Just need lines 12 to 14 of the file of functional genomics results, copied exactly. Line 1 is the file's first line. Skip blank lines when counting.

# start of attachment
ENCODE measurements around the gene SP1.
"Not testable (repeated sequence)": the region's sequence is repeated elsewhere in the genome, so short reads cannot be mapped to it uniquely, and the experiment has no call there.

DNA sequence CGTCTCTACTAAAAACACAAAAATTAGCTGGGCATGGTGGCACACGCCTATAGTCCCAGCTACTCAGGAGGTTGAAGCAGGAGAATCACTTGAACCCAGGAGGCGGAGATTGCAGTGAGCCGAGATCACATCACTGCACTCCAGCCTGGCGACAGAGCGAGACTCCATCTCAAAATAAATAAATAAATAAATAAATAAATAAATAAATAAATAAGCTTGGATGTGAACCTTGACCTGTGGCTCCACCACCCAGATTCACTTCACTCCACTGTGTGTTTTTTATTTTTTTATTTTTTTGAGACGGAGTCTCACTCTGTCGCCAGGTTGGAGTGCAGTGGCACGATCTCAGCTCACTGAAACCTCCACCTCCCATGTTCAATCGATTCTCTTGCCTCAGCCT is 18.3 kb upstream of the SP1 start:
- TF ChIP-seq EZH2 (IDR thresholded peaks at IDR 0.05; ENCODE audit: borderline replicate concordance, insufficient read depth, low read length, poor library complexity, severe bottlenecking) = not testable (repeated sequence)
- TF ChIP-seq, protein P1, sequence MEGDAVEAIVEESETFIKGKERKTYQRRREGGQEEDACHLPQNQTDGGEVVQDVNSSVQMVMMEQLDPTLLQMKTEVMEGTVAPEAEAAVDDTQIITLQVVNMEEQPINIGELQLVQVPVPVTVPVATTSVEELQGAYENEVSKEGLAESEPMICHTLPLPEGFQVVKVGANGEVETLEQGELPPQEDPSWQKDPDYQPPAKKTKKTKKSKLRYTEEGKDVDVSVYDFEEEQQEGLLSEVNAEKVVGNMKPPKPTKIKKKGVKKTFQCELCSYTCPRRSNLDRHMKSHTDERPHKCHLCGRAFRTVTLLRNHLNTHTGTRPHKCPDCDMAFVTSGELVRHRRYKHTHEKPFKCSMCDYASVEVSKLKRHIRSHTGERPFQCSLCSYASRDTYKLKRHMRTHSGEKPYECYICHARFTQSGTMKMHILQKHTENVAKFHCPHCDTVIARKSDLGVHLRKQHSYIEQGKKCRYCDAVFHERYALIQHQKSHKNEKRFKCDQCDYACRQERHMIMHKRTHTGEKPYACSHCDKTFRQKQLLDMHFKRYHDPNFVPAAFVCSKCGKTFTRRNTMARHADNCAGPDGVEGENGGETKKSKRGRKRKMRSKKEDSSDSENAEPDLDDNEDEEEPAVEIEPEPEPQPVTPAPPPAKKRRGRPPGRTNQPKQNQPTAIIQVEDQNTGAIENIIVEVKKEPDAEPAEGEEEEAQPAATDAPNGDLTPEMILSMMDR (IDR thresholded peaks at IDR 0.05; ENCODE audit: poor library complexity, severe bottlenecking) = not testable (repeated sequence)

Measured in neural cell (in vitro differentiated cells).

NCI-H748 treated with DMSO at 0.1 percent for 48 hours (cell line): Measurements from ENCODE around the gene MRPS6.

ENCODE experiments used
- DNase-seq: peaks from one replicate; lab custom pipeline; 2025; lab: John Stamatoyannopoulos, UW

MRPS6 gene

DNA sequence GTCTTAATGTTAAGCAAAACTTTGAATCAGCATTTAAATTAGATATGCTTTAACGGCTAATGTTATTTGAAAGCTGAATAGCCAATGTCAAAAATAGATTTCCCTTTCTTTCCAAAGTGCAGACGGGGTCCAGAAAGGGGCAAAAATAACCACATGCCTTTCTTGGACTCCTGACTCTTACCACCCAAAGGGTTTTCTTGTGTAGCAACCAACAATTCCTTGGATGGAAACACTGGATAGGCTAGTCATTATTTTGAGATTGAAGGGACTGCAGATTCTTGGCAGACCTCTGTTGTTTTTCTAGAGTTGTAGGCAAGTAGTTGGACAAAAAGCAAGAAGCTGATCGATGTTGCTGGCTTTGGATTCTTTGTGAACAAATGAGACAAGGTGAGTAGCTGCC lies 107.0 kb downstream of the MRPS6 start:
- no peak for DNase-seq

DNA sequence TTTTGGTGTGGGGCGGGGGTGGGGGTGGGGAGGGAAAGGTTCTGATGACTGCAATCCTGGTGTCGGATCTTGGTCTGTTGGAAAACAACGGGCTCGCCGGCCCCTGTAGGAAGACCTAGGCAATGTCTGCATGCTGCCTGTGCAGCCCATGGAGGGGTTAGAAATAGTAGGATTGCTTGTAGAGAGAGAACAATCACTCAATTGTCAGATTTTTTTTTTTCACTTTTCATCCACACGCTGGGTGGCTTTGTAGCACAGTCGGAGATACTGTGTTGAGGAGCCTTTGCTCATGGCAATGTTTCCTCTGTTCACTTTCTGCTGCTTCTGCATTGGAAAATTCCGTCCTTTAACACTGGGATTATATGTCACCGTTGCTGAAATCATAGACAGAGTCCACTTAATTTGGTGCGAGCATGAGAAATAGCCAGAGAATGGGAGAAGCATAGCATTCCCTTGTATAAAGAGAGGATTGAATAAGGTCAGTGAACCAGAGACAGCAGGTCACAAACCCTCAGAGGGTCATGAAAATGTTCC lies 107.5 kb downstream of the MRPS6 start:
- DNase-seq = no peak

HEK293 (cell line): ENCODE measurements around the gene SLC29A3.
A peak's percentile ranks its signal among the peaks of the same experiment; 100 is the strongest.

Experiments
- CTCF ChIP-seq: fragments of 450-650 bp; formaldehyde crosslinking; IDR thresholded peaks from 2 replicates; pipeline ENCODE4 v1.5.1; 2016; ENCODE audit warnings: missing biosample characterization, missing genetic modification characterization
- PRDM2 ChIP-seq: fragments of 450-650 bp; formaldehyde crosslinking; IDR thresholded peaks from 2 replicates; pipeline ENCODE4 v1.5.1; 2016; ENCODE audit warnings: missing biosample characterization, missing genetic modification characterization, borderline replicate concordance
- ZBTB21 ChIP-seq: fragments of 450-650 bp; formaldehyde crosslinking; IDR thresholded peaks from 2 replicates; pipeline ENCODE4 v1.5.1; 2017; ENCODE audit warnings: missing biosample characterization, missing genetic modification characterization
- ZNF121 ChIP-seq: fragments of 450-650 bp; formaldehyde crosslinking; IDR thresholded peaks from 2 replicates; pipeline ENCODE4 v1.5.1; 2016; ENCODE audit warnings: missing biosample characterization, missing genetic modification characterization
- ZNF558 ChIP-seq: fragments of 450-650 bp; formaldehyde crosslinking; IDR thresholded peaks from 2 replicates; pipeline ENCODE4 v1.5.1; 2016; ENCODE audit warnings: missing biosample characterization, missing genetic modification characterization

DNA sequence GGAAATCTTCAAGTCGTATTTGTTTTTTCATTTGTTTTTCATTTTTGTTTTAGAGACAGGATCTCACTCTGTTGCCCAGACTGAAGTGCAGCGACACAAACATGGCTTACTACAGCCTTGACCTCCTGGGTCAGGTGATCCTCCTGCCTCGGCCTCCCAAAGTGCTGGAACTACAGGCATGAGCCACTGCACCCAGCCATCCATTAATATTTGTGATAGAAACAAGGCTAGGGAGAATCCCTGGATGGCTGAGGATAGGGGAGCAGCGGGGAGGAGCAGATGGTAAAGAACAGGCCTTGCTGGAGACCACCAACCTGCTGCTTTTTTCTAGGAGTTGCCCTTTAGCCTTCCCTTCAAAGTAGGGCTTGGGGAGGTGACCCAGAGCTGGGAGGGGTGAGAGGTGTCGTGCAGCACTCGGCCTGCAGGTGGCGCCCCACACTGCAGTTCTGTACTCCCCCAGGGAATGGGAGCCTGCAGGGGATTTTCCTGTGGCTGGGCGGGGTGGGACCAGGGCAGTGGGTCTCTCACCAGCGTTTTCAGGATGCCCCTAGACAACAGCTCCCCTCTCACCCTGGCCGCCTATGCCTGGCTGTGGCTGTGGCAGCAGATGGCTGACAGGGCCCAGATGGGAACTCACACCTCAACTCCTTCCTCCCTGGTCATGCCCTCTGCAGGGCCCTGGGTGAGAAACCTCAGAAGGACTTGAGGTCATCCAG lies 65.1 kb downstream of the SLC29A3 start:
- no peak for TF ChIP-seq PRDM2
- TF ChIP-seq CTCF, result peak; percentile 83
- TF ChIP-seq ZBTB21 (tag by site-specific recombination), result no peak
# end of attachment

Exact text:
- no peak for DNase-seq

DNA sequence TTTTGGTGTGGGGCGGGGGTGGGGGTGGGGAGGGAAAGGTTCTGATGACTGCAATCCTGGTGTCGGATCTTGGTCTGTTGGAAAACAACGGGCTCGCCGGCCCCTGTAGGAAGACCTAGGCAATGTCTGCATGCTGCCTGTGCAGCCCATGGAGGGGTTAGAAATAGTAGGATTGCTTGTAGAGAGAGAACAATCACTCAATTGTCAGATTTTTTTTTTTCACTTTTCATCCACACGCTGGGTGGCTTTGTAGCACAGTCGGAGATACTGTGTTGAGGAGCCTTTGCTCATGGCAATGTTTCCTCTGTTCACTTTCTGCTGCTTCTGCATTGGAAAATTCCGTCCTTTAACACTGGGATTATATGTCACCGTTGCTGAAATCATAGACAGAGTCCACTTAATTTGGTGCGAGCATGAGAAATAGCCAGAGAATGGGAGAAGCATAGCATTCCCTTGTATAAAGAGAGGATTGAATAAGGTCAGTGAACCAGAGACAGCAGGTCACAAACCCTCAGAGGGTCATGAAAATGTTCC lies 107.5 kb downstream of the MRPS6 start:
- DNase-seq = no peak